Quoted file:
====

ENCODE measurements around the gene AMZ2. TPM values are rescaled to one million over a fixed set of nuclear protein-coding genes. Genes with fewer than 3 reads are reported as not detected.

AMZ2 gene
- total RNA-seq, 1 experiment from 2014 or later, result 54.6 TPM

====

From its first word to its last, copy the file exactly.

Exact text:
ENCODE measurements around the gene AMZ2. TPM values are rescaled to one million over a fixed set of nuclear protein-coding genes. Genes with fewer than 3 reads are reported as not detected.

AMZ2 gene
- total RNA-seq, 1 experiment from 2014 or later, result 54.6 TPM